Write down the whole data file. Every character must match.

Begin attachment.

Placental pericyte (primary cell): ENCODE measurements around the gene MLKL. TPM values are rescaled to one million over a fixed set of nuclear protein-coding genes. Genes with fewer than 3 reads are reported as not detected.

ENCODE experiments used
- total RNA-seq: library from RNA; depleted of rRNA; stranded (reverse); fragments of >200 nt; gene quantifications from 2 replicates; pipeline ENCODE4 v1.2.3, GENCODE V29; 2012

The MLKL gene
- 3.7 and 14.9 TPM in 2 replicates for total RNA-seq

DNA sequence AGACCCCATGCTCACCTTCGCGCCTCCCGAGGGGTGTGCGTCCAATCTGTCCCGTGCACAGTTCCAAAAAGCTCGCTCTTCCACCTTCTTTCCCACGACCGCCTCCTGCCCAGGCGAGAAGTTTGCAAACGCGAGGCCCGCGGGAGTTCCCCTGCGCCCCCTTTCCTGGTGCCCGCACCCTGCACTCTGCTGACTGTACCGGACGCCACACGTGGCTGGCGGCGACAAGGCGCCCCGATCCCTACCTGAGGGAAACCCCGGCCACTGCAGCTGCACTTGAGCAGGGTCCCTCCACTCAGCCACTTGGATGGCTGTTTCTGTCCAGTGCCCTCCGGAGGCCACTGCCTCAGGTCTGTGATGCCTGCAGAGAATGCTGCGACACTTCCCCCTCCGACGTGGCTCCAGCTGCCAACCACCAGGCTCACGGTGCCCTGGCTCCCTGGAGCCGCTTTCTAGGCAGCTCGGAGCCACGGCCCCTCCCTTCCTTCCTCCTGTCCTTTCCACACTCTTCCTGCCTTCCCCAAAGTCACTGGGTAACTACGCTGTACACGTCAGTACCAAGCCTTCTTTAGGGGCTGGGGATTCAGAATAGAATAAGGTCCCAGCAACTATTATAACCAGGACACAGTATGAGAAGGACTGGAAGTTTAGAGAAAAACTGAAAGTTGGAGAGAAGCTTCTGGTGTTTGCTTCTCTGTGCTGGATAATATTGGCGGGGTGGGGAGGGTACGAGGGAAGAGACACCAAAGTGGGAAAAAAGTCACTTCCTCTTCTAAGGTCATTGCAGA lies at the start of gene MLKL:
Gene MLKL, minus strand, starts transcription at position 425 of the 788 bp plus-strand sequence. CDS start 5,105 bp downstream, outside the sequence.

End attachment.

Placental pericyte (primary cell): ENCODE measurements around the gene MLKL. TPM values are rescaled to one million over a fixed set of nuclear protein-coding genes. Genes with fewer than 3 reads are reported as not detected.

ENCODE experiments used
- total RNA-seq: library from RNA; depleted of rRNA; stranded (reverse); fragments of >200 nt; gene quantifications from 2 replicates; pipeline ENCODE4 v1.2.3, GENCODE V29; 2012

The MLKL gene
- 3.7 and 14.9 TPM in 2 replicates for total RNA-seq

DNA sequence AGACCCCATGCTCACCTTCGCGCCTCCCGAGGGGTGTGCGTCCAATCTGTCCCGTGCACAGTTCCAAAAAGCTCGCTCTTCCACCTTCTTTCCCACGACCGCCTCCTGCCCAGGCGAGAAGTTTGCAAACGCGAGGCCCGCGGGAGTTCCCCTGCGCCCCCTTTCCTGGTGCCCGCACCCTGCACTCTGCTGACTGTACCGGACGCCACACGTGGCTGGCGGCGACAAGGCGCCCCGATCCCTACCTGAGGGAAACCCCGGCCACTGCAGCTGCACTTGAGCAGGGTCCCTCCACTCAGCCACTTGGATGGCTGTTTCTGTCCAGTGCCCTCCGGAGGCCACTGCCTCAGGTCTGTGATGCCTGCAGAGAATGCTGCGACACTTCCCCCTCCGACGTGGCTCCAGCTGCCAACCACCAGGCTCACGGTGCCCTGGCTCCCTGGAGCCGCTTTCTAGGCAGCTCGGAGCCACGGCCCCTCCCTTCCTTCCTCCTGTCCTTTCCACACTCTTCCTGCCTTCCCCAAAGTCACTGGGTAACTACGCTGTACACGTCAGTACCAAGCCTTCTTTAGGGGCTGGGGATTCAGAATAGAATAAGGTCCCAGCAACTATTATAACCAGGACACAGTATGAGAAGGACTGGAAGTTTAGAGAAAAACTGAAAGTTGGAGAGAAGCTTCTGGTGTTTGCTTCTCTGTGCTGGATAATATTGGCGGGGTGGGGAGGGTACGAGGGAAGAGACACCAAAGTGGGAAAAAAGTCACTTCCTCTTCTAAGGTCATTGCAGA lies at the start of gene MLKL:
Gene MLKL, minus strand, starts transcription at position 425 of the 788 bp plus-strand sequence. CDS start 5,105 bp downstream, outside the sequence.